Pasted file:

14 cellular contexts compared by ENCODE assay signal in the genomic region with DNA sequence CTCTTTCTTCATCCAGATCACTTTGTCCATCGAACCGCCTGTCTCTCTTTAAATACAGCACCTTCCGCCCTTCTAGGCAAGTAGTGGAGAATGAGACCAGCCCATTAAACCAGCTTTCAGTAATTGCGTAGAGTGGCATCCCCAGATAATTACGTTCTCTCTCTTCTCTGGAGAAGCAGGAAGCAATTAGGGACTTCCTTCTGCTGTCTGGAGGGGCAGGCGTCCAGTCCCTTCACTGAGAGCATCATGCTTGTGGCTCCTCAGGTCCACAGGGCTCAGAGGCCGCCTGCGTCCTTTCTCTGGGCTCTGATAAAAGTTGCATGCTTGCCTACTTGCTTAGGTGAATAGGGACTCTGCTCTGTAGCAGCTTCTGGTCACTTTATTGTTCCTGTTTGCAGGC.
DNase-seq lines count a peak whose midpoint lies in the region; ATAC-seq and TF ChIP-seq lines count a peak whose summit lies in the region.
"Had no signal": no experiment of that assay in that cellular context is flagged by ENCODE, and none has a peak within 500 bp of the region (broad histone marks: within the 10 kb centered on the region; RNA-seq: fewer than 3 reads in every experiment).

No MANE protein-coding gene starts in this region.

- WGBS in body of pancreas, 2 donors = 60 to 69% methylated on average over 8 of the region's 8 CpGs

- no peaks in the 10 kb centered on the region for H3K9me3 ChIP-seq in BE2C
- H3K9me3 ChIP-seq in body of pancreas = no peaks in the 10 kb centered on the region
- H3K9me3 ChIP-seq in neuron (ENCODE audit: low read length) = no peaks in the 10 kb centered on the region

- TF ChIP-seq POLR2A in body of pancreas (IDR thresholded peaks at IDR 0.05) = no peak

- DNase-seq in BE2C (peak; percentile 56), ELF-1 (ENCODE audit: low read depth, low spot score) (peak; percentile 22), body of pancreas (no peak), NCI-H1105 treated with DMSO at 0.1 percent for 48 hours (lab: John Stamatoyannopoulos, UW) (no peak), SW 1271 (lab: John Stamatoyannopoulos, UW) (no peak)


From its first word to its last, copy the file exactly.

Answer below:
14 cellular contexts compared by ENCODE assay signal in the genomic region with DNA sequence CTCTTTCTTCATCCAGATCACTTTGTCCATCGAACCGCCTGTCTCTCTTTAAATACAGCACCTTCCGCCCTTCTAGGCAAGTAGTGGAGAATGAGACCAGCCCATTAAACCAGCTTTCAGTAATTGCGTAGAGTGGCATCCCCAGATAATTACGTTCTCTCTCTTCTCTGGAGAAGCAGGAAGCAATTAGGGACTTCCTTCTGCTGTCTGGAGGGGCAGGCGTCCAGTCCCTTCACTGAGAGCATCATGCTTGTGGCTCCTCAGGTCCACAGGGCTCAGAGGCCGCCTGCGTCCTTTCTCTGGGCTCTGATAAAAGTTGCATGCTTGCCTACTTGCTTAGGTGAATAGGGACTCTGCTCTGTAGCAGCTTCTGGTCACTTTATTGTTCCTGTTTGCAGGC.
DNase-seq lines count a peak whose midpoint lies in the region; ATAC-seq and TF ChIP-seq lines count a peak whose summit lies in the region.
"Had no signal": no experiment of that assay in that cellular context is flagged by ENCODE, and none has a peak within 500 bp of the region (broad histone marks: within the 10 kb centered on the region; RNA-seq: fewer than 3 reads in every experiment).

No MANE protein-coding gene starts in this region.

- WGBS in body of pancreas, 2 donors = 60 to 69% methylated on average over 8 of the region's 8 CpGs

- no peaks in the 10 kb centered on the region for H3K9me3 ChIP-seq in BE2C
- H3K9me3 ChIP-seq in body of pancreas = no peaks in the 10 kb centered on the region
- H3K9me3 ChIP-seq in neuron (ENCODE audit: low read length) = no peaks in the 10 kb centered on the region

- TF ChIP-seq POLR2A in body of pancreas (IDR thresholded peaks at IDR 0.05) = no peak

- DNase-seq in BE2C (peak; percentile 56), ELF-1 (ENCODE audit: low read depth, low spot score) (peak; percentile 22), body of pancreas (no peak), NCI-H1105 treated with DMSO at 0.1 percent for 48 hours (lab: John Stamatoyannopoulos, UW) (no peak), SW 1271 (lab: John Stamatoyannopoulos, UW) (no peak)